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Diabetic Recovery

Sorry I missed you. I was sick last week. No, it wasn’t Covid. I tested to make sure. It was some sort of summer cold or flu. I know when I sleep a day away with chills, sweats, headache and body aches, I’m definitely sick. This is not normal behavior for me. It got me thinking... What is normal recovery for a diabetic after we’ve been sick?

We want to get better quickly and get back to normal. This probably isn’t realistic. How fast we recover really depends upon blood sugar maintenance. Unfortunately, we’ve been sick. As my mother accurately pointed out, blood sugar is an indicator of overall health.

Blood sugar is also affected by: mental health, hydration, sleep, exercise, and food. It affects not just our physical health but also our brain, mood, and personality. We can picture it like a set of scales. Instead of just two scales, there are at least six scales. If we throw any one of the scales off, our blood sugar may go low. It's more likely to act like mine and go high.

It’s hard enough to keep all these scales balanced when we’re healthy. When we’re sick, it’s just not happening. High blood sugar causes our bodies to want to flush the excess glucose out of our bodies in urine. This aids in lowering blood sugar. If we have a fever or a runny nose, it causes dehydration. Dehydration also increases hyperglycemia, so keep drinking water-based liquids and try to stay away from sweeteners.

The high blood sugar also makes us want comfort food. It may make us miss those potatoes. The starchy vegetables that come out of the ground. They usually have a higher glycemic index. Some root vegetables have some amazing benefits. They can be enjoyed in moderation.

Radishes are antifungal. The fiber in them assists the body in detoxification (getting rid of illnesses) and blood sugar control. The isothiocyanates in the radishes help the body get rid of cancer cells. They also happen to be the main ingredient in this week's recipe.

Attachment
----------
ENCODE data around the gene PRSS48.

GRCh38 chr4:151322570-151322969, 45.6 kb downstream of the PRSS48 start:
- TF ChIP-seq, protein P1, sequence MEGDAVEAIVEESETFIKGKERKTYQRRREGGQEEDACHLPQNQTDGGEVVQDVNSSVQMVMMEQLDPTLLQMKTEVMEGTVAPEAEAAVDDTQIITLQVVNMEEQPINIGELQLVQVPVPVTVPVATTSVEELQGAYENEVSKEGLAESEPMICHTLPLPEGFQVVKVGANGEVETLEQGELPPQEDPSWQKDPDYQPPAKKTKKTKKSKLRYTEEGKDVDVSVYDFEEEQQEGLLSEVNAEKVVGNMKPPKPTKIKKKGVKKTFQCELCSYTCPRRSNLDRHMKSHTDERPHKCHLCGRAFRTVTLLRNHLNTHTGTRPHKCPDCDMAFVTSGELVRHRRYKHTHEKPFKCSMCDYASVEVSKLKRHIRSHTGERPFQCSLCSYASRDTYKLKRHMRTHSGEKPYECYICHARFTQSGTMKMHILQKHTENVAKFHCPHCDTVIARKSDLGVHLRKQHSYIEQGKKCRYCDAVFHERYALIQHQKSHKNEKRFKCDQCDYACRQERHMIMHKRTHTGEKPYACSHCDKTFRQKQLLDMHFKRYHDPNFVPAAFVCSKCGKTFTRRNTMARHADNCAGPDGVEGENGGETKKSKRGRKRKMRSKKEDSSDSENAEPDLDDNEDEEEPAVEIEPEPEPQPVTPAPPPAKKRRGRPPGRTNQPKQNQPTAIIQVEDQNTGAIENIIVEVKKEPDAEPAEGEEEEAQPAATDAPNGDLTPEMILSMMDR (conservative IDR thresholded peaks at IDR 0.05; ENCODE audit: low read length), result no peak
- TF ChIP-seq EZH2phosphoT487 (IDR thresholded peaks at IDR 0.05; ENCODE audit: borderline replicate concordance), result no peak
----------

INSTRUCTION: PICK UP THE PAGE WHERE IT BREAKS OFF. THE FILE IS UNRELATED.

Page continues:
Source: "Are Radishes Good for You?"

Healthline 05/18/2018

Red Roasted Radishes…


  • 12 large radishes or 2 grocery store bundles

  • 2 tablespoons olive oil

  • 1 teaspoon garlic minced

  • 1/4 teaspoon basil, dried crushed

  • 1/4 teaspoon oregano powder

  • 1/4 teaspoon rosemary powder

  • 1/4 teaspoon salt


1.) Preheat the oven to 350°.

2.) Remove leaves, and boil the turnips for 15 minutes.

3.) Cut off the bitter pointed ends and slice them into thick slices.

4.) Mix the olive oil, garlic, basil, oregano, and rosemary in a container with a lid.

5.) Add the turnips, close the container, and shake to coat.

6.) Line a baking sheet with sides with aluminum foil.

7.) Spread the turnips out on the baking sheet and coat with salt.

8.) Bake for 40 to 50 minutes.

These roasted turnips should help us with some of our starch cravings. Once we get our blood sugar back under control, we will have more energy. For anyone who isn’t diabetic, high blood sugar makes you feel like every muscle in your body is absolutely exhausted, when you’ve done nothing! This is because insulin helps get the blood sugar out of your blood and into your muscles. Your muscles are starving to death. Meanwhile it’s really hard to get anything done.

As we look around the house, we may discover we’ve gotten behind in basic chores. They will be there when we get our blood sugar back under control. Mind our mental health and don’t get down on ourselves. It is just going to take time. Instead of getting frustrated, try going for a walk or working in the garden to get some more vitamin D in our systems.

If you have a favorite dish, you would like to be diabetic friendly, just let me know by leaving a note below. I've learned how to swap blood sugar spiking ingredients for others with a lower glycemic index. It may take a week or two, but I love the challenge. Please comment, like, share, and come back next week for more recipes, ideas, and tips. Subscribe to the website, if you would like weekly email reminders to add more recipes to your recipe book.

Disclaimer: This is not medical advice, but a compilation of research from medical sites. Make sure to see your doctor and have up-to-date lab work.

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